- 1994 – Guy Debord, French writer and filmmaker (b. 1931)
- 1994 – Lionel Stander, American actor (b. 1908)
- 1995 – Randy Walker, American musician (b. 1968)
- 1996 – Tiny Tim, American entertainer (b. 1932)
- 1997 – Kathy Acker, American author (b. 1947)
- 1998 – Margaret Walker, African-American poet (b. 1915)
- 1999 – Charlie Byrd, American jazz guitarist (b. 1925)
- 2000 – Scott Smith, Canadian musician (Loverboy) (b. 1955)
- 2002 – Tim Woods, American professional wrestler (b. 1934)
- 2003 – Gertrude Ederle, American swimmer (b. 1906)
- 2004 – Pierre Berton, Canadian author (b. 1920)
- 2004 – Seung Sahn, Korean spiritual figure (b. 1927)
- 2005 – Jean Parker, American actress (b. 1915)
- 2006 – Elhadi Adam, Sudanese poet and lyricist (b. 1927)
- 2006 – Rafael Buenaventura, Filipino banker and politician (b. 1938)
- 2007 – Engin Arık, Turkish nuclear physicist (b. 1948)
- 2007 – Evel Knievel, American motorcycle daredevil (b. 1938)
- 2008 – Munetaka Higuchi, Japanese musician (Loudness) (b. 1958)
- 2010 – Rajiv Dixit, Indian social activist (b. 1967)
- 2010 – Garry Gross, American photographer (b. 1937)
- 2010 – Peter Hofmann, Czech-born German operatic tenor (b. 1944)
- 2010 – Faye Wright, American spiritual figure (b. 1914)
- 2011 – Leka, Crown Prince of Albania (b. 1939)
- 2012 – I. K. Gujral 12th Prime Minister of India (b. 1919)
Holidays and observances
- Andrés Bonifacio Day (the Philippines)
- Christian Feast Day:
- Cities for Life Day
- Independence Day, celebrates the independence of Barbados from the United Kingdom in 1966
- Independence Day, celebrates the independence of South Yemen from the United Kingdom in 1967
- National Day (Benin)
- Regina Mundi Day (South Africa)
- St. Andrew's Day (Scotland)
THE well-travelled former Speaker Peter Slipper spent $300,000 or about $11,500 a week on entitlements in the first six months of this year, according to parliamentarians’ expenditure reports tabled in Parliament.
Mr Slipper, who resigned as Speaker of the House on October 9 after allegations he sexually harassed a staffer, spent about $170,000 on travel and car costs between January 1 and June 30.This included nearly $100,000 on trips to the United States, South Africa, Uganda, the UK, Kazakhstan, Hungary and Russia. Speakers frequently attend parliamentary delegations around the world and are among the most travelled people in parliament.Mr Slipper stepped aside as Speaker in April. Mr Slipper spent $24,000 on car costs in the first half of this year.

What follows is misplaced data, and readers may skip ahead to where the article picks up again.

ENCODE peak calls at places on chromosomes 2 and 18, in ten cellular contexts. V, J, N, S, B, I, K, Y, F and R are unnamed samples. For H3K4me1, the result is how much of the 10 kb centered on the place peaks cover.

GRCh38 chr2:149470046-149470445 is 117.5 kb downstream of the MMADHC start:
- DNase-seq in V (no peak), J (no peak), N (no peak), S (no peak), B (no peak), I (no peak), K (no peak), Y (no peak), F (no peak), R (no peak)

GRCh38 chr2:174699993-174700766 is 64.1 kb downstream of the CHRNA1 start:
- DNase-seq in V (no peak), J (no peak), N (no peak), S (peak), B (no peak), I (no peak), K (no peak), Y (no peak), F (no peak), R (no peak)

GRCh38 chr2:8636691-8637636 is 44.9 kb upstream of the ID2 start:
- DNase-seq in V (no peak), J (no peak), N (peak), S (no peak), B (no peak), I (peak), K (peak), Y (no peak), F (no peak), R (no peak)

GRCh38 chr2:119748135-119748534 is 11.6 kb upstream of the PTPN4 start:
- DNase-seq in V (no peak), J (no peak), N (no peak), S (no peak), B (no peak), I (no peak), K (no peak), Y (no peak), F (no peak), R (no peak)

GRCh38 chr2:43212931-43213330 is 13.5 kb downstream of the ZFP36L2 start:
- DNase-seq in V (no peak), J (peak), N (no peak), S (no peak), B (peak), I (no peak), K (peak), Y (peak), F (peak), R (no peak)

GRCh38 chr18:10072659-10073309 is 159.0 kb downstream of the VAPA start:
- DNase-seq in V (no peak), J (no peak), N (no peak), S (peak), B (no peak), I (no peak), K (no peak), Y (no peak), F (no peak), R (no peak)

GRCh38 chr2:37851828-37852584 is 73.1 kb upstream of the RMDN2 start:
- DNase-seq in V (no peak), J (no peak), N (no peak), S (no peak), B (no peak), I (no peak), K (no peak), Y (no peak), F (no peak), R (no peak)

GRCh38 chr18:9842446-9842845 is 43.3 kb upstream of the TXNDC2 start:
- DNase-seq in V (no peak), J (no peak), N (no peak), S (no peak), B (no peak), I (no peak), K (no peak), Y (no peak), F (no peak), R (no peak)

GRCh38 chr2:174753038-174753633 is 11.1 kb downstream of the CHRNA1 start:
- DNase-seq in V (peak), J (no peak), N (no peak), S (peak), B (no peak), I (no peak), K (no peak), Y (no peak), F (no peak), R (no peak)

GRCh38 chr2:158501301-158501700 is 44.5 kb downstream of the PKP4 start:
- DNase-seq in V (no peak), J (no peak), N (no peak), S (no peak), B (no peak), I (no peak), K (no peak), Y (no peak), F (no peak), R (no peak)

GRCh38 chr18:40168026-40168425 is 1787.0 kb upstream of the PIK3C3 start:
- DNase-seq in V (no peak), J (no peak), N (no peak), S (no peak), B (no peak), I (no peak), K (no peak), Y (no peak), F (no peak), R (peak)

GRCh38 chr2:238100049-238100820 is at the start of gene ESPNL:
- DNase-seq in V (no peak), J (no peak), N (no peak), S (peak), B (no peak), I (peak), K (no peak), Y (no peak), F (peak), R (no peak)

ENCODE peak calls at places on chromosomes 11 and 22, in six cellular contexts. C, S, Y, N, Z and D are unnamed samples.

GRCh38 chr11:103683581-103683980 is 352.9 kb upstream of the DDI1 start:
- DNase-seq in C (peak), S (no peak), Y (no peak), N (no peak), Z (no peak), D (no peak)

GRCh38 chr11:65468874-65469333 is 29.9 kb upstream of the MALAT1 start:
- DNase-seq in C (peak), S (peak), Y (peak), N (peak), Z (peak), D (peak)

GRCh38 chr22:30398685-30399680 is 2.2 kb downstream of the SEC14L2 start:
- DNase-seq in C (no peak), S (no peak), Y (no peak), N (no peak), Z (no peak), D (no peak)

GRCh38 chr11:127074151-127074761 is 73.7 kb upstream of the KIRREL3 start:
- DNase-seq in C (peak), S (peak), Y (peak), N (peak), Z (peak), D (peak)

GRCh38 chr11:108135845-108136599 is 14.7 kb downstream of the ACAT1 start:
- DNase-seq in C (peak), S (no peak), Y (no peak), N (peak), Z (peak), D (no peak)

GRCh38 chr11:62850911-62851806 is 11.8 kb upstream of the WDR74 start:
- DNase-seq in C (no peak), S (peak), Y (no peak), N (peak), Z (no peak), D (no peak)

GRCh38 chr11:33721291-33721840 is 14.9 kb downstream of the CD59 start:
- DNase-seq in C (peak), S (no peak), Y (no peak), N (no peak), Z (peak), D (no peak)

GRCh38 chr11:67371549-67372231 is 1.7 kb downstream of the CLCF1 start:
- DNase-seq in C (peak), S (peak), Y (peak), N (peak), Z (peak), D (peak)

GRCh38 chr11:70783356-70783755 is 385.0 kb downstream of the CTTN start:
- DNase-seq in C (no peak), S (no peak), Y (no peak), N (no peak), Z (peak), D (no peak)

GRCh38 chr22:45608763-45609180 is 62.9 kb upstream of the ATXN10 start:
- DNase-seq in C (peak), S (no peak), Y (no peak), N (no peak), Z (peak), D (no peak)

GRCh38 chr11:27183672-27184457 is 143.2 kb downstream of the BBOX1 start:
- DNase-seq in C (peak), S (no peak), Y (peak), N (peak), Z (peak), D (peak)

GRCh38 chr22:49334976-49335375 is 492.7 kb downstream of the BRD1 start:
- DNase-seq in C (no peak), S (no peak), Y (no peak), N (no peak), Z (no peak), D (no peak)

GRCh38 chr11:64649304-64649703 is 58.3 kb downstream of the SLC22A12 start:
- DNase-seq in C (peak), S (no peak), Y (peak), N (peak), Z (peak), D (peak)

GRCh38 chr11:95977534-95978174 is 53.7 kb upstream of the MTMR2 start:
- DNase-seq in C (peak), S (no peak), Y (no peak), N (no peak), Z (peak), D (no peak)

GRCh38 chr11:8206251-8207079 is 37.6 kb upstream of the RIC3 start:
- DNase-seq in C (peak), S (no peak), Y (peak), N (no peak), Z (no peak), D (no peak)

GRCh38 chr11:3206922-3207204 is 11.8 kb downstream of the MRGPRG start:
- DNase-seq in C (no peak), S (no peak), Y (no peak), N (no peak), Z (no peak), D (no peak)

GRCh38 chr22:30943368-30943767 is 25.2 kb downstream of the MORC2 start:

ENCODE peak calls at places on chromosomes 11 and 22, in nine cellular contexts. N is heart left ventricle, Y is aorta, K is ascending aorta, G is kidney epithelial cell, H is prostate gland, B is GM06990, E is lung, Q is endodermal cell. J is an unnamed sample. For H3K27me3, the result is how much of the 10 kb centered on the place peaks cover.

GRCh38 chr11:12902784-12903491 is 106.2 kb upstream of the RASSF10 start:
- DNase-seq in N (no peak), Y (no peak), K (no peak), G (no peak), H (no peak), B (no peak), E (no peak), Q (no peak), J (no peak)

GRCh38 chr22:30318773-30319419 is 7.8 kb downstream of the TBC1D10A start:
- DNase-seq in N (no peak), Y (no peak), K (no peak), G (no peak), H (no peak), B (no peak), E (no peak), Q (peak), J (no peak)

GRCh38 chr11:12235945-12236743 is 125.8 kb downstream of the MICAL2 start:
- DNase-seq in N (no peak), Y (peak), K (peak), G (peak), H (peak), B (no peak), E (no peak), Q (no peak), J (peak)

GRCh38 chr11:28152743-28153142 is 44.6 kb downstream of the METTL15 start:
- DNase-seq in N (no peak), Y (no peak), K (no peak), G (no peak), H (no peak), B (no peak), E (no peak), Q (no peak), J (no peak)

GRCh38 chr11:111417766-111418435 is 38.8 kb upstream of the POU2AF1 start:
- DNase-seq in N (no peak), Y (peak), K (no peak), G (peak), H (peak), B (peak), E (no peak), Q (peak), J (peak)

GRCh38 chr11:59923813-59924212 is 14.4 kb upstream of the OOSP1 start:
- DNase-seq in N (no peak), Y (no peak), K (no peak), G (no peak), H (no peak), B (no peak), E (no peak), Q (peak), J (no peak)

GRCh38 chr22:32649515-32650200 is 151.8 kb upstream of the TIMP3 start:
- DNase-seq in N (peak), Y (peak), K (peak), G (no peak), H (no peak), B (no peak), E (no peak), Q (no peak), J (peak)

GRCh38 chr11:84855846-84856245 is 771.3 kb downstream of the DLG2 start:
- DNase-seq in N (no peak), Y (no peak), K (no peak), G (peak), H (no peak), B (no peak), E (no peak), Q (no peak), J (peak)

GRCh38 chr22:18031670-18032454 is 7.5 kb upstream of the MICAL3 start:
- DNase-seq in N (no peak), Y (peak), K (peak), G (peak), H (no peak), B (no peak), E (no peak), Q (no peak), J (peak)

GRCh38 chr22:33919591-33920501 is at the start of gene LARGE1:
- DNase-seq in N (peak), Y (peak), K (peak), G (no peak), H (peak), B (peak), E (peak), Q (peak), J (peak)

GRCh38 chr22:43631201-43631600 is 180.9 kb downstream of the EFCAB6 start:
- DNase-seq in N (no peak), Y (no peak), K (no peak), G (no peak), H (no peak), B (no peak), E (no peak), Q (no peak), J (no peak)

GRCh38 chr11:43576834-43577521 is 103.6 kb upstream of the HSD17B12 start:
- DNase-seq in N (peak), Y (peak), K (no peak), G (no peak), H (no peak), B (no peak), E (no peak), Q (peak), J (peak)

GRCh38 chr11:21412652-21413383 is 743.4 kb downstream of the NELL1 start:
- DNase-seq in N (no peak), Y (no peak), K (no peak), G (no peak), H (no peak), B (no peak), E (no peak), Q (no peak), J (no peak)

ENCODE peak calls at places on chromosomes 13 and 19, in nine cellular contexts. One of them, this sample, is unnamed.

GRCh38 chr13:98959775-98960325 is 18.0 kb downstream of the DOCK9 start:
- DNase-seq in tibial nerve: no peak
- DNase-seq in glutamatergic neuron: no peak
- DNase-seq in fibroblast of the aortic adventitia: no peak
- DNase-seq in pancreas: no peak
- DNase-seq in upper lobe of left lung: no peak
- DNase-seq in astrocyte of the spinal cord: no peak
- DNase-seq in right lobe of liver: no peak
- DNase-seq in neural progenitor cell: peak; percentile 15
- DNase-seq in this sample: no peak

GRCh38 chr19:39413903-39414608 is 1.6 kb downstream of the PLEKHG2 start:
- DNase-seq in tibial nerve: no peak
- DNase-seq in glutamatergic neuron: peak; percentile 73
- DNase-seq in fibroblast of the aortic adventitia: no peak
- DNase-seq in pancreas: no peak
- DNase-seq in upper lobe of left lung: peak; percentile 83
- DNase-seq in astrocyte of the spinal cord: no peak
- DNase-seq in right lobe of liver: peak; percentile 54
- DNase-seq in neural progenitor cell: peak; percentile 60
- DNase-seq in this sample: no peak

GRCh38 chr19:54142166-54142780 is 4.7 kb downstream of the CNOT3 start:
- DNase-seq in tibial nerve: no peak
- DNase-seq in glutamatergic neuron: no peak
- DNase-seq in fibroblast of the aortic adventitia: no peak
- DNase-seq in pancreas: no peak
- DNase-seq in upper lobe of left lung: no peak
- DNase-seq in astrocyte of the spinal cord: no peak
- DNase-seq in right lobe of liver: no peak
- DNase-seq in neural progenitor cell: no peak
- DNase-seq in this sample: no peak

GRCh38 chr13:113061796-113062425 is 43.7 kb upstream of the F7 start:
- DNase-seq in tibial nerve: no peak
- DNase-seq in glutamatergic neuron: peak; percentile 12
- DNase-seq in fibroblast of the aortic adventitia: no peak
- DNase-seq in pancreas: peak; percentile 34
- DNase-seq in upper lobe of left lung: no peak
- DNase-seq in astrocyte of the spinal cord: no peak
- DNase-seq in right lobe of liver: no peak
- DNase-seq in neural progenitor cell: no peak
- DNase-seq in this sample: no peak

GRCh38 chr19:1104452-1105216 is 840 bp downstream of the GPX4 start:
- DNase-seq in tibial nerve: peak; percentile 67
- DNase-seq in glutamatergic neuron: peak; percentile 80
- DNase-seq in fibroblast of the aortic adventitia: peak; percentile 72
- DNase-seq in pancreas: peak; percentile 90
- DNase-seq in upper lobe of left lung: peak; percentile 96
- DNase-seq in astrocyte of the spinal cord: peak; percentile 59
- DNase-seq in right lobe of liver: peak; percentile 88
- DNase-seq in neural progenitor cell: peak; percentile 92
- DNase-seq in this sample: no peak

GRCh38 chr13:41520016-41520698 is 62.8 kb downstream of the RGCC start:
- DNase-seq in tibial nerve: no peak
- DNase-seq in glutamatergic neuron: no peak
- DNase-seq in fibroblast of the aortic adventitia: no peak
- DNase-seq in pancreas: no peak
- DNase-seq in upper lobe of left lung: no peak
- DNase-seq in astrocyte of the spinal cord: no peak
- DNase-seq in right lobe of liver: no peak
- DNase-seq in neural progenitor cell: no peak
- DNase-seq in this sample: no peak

Kevin Rudd claimed nearly $350,000 in overseas travel despite Mr Rudd resigning as Foreign Minister in late February.
With Steve Price from 8pm. Listen live here.
Last night’s show - some politics, and lot’s that’s not. Even opera and Sicily. Listen here.
In the Senate yesterday, shadow Attorney-General George Brandis called out there was “a criminal in the Lodge”.
For making that dramatic and very serious allegation Brandis has come in for some media criticism, albeit not as full-throated as he might have expected just a few months ago. Here, for instance, is Michelle Grattan of The Age:
It’s one of the most serious accusations that could be made. It would be a show-stopper - if the federal political battle wasn’t so feral most of the time. However, these days people aren’t shocked by much that’s said in Canberra. It’s become like watching too much violence on TV. Even against that background, however, the criminality claim, coming from the most senior Coalition figures, including Tony Abbott, was extraordinary…
George Brandis - who will become attorney-general if there is an Abbott government - told the Senate on Wednesday that Gillard’s involvement in the affair had been characterised by ‘’it would appear, several breaches of the criminal law’’. I think Brandis went too far. So I expected him to be torn to bits by a largely Left-learning Canberra press corps when he this morning fronted a press conference to explain himself.
True, Brandis refused to repeat his accusation outside Parliament and risk being sued. That should suggest he couldn’t with confidence defend his claim in court, which is not the same as to say he did not have reason to believe his claim true or even that it was false.
That said, Brandis gave a masterly and forensic presentation of the case against Gillard. I found it persuasive and I suspect those at the press conference at least understood he had some feathers to fly with, even if one journalist there persisted in repeating Gillard’s threadbare excuses. As soon as I get the transcript I will post it here.